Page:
When I first got my hands on The Red Lantern earlier this year at PAX East 2020, I knew something special was buried in the snowy paths ahead. The team at Timberline Studios embarked on a journey to deliver a narrative driven rogue-lite, focused on the notion of letting go of the present in order to grasp onto your dreams of the past as you look towards the future. After giving The Red Lantern one of our Best In Show awards at PAX East 2020, the question that remains now is if this journey warrants mushing through or is this adventure all bark and no bite?
The premise of The Red Lantern is rather straightforward– you play as The Musher, who decides to change her life path and pursue her childhood dream of dogsledding across the Alaskan wilderness and settling down in a new way of life. At the start, you and your best pup Chomper will stop by various owners looking to adopt four dog companions, all with their own personalities and traits that can change how your runs across the snowy tundra play out. Along the journey, The Musher will constantly reflect aloud on her journey, her struggles, triumphs, and uncertainties. As you trek across the unknown landscape, facing perils with platitudes and bullets, overcoming obstacles, and making decisions until you fail for the last time and reach your destination.
The Red Lantern is riddled with self-reflection that sparked honest conversation within myself as I played and traveled along with my five dog companions. I won’t go into specifics, because I feel as though revealing these things could diminish their value to anyone who intends to play, but some of the self-doubt and triumph that are wonderfully written and acted left their pawprints on my heart and mind. Which brings me to the importance of the voice acting in a game like The Red Lantern and how it can’t be understated. There is one speaking character, so aside from the writing being penned exquisitely, Ashly Burch delivers a believable character brimming with emotion that makes talking to her dogs sound just as you would if those furry friends were your only companion. I talk to my cat, Navi, all the time without being secluded from contacting others so I know what that genuine type of conversation is supposed to sound like and they nailed it.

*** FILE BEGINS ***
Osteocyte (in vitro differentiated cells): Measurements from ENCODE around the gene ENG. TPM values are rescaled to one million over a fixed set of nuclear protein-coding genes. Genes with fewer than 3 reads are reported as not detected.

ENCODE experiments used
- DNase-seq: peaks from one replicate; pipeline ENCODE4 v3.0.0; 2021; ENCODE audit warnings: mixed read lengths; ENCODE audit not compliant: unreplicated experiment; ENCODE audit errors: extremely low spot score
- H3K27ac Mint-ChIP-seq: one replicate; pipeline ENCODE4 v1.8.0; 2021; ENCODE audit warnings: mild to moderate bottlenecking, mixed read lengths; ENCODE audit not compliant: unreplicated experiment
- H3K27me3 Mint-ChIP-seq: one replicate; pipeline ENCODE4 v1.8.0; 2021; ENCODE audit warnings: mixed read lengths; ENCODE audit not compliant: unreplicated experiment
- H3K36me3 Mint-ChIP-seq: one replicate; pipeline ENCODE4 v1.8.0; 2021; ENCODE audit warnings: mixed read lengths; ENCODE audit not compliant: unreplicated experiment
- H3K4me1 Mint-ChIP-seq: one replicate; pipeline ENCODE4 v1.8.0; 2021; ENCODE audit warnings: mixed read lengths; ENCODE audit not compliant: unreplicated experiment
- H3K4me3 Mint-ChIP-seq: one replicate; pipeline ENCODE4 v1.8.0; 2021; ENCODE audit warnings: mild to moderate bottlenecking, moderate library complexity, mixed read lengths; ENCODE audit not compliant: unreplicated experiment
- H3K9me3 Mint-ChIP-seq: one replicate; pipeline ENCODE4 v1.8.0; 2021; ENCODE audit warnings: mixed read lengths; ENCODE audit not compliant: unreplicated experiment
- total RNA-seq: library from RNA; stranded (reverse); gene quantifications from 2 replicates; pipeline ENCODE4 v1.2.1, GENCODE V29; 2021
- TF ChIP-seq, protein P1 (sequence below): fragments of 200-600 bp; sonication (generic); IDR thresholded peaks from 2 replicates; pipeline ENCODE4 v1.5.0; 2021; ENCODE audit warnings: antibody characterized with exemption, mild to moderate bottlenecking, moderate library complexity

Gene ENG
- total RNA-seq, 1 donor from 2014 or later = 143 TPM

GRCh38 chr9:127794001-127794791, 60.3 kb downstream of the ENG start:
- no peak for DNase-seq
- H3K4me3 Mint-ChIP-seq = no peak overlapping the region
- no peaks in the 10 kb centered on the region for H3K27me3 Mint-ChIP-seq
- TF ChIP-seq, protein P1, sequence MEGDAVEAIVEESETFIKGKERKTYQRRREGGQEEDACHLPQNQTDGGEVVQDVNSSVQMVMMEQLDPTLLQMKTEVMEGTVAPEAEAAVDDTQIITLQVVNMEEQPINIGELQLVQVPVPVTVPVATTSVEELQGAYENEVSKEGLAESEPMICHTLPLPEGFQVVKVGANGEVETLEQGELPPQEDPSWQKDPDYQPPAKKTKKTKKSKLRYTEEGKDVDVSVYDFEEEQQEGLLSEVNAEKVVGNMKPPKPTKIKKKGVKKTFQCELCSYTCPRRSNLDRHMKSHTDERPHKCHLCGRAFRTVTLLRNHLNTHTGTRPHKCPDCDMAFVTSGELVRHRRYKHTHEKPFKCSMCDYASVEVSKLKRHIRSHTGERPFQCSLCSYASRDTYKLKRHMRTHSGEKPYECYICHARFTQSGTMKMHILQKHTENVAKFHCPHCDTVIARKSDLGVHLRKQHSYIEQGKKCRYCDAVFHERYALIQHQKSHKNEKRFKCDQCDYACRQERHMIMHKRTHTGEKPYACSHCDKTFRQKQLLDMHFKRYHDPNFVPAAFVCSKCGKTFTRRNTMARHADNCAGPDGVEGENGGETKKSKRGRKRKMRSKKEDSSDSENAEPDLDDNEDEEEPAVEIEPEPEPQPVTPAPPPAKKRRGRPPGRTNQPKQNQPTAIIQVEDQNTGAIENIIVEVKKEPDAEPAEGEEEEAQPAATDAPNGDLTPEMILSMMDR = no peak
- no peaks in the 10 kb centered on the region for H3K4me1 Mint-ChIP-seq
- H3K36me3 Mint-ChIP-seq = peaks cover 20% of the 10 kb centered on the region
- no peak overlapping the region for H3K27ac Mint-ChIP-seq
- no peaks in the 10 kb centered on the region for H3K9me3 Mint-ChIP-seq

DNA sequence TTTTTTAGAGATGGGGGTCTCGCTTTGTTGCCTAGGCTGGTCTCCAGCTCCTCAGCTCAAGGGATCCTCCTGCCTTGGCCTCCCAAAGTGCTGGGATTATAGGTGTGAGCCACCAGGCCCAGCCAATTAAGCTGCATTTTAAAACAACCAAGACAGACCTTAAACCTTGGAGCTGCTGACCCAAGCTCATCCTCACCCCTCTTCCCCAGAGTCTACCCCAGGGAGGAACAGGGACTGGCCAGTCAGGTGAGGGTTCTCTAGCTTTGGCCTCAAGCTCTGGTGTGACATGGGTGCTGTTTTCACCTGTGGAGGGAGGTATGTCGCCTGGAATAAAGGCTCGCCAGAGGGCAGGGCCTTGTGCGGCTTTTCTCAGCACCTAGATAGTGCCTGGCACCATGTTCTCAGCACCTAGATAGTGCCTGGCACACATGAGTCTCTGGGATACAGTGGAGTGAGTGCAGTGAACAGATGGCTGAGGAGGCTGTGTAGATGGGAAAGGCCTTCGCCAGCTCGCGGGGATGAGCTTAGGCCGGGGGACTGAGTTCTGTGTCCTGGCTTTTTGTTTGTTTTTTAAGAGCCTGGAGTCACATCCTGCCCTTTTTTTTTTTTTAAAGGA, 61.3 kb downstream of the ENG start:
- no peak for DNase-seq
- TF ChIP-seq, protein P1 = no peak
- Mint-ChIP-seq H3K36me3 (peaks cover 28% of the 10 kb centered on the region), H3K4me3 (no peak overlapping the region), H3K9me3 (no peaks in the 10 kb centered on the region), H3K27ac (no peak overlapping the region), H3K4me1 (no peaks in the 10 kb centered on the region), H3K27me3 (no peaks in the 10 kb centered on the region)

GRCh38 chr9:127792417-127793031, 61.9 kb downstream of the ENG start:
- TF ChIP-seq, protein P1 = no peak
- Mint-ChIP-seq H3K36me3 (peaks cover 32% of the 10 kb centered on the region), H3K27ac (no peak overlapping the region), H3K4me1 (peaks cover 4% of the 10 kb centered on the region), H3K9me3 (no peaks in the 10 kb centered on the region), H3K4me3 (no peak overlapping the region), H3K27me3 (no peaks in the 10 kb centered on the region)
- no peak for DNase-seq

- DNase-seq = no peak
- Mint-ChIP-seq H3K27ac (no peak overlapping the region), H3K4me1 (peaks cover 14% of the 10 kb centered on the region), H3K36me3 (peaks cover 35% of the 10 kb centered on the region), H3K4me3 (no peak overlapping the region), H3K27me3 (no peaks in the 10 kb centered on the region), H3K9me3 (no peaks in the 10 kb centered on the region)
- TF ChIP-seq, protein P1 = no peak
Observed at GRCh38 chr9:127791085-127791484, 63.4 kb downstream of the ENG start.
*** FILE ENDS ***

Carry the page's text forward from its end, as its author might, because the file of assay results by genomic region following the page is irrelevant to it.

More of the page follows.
Throughout the trip, the gameplay is mainly composed of timed decision making and resource management. Each time you reach a new trail marker you’ll need to decide which way to travel forward and every time you encounter an animal or other point of interest you’ll have to choose whether or not to engage with them. These two main gameplay functions are regulated by a separate hunger system for The Musher and the dogs. Each time you pass a trail marker, the dogs will lose one bar of their meter, and when you choose to do an action as The Musher she loses one bar of her meter. Add into account other effects such as tiredness, becoming cold, or being injured and the management and survival aspects of The Red Lantern become as apparent as blood splattered across snow. Allowing either of these meters to run out before replenishing them with food will result in failing the run.
Once you understand the basics of the systems The Red Lantern uses them to govern the player and forces you into choosing your routes and actions carefully. Planning your expeditions more tactfully by deciding when to take risks and push your pack to the limit or when to play it safe and camp become paramount to the success of your run. The rogue-lite aspects come into play by allowing your starting supplies on your packing list on subsequent runs to be impacted by things you discovered on previous runs. This led me to truly never feel like an ended run was a waste when I acquired another bullet to start or a tool that would make harvesting food or materials easier.